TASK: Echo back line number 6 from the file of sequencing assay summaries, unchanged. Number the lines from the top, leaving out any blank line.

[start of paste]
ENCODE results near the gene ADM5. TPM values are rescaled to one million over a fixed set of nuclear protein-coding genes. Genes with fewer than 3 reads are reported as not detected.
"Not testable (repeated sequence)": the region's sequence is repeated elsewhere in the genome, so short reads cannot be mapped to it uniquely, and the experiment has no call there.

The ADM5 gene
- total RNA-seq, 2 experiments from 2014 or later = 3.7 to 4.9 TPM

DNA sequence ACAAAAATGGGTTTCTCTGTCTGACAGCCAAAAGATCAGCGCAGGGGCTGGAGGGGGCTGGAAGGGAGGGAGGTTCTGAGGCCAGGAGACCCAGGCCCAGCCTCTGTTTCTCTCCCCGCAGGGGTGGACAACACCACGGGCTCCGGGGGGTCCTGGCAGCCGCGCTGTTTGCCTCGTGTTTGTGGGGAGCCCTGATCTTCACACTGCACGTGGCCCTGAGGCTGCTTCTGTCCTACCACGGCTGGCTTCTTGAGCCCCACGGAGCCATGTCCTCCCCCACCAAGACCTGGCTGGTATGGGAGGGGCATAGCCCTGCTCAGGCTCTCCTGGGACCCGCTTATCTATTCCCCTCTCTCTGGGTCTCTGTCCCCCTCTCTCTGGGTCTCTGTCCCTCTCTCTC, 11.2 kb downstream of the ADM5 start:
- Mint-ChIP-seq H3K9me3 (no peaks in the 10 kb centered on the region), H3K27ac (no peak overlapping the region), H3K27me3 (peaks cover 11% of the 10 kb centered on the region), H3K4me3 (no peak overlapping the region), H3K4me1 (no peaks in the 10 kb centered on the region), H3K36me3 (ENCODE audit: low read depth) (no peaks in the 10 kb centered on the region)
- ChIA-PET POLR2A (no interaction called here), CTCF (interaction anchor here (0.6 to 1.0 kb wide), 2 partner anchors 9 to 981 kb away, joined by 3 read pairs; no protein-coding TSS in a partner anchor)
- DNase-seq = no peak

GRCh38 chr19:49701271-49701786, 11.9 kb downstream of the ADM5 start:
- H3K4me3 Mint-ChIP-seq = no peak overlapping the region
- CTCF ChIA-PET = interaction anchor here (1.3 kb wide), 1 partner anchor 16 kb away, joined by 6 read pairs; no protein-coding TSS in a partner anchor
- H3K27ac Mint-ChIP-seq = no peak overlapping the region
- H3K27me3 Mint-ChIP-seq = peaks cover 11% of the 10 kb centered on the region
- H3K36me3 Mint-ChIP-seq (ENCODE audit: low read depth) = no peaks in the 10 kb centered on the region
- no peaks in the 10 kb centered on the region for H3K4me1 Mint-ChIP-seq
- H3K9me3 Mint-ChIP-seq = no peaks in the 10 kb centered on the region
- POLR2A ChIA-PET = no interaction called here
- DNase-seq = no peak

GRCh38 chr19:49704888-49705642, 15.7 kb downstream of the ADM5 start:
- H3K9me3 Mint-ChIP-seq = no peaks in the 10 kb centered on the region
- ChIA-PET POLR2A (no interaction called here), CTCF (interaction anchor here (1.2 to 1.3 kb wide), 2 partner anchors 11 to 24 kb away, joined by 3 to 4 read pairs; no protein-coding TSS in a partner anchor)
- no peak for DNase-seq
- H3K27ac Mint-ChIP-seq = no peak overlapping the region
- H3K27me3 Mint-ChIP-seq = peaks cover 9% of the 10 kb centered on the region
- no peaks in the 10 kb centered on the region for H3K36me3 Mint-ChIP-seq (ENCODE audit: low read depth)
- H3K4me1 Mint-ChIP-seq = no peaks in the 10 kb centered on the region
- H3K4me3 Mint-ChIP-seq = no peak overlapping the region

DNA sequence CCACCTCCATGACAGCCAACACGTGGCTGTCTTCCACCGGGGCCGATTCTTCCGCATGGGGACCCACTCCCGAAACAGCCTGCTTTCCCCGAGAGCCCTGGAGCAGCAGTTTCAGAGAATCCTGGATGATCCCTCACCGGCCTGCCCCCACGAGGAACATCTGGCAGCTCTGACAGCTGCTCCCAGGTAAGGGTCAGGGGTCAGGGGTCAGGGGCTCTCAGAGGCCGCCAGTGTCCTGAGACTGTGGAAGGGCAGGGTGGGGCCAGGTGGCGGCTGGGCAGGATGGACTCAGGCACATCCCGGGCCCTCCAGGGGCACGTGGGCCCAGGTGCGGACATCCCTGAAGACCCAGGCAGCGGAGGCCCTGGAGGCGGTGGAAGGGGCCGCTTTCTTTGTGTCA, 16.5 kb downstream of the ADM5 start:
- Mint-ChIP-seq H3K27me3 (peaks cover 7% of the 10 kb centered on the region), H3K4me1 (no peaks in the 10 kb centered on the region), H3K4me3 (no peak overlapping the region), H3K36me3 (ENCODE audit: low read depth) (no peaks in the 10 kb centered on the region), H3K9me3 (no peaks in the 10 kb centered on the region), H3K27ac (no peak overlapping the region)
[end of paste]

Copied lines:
- Mint-ChIP-seq H3K9me3 (no peaks in the 10 kb centered on the region), H3K27ac (no peak overlapping the region), H3K27me3 (peaks cover 11% of the 10 kb centered on the region), H3K4me3 (no peak overlapping the region), H3K4me1 (no peaks in the 10 kb centered on the region), H3K36me3 (ENCODE audit: low read depth) (no peaks in the 10 kb centered on the region)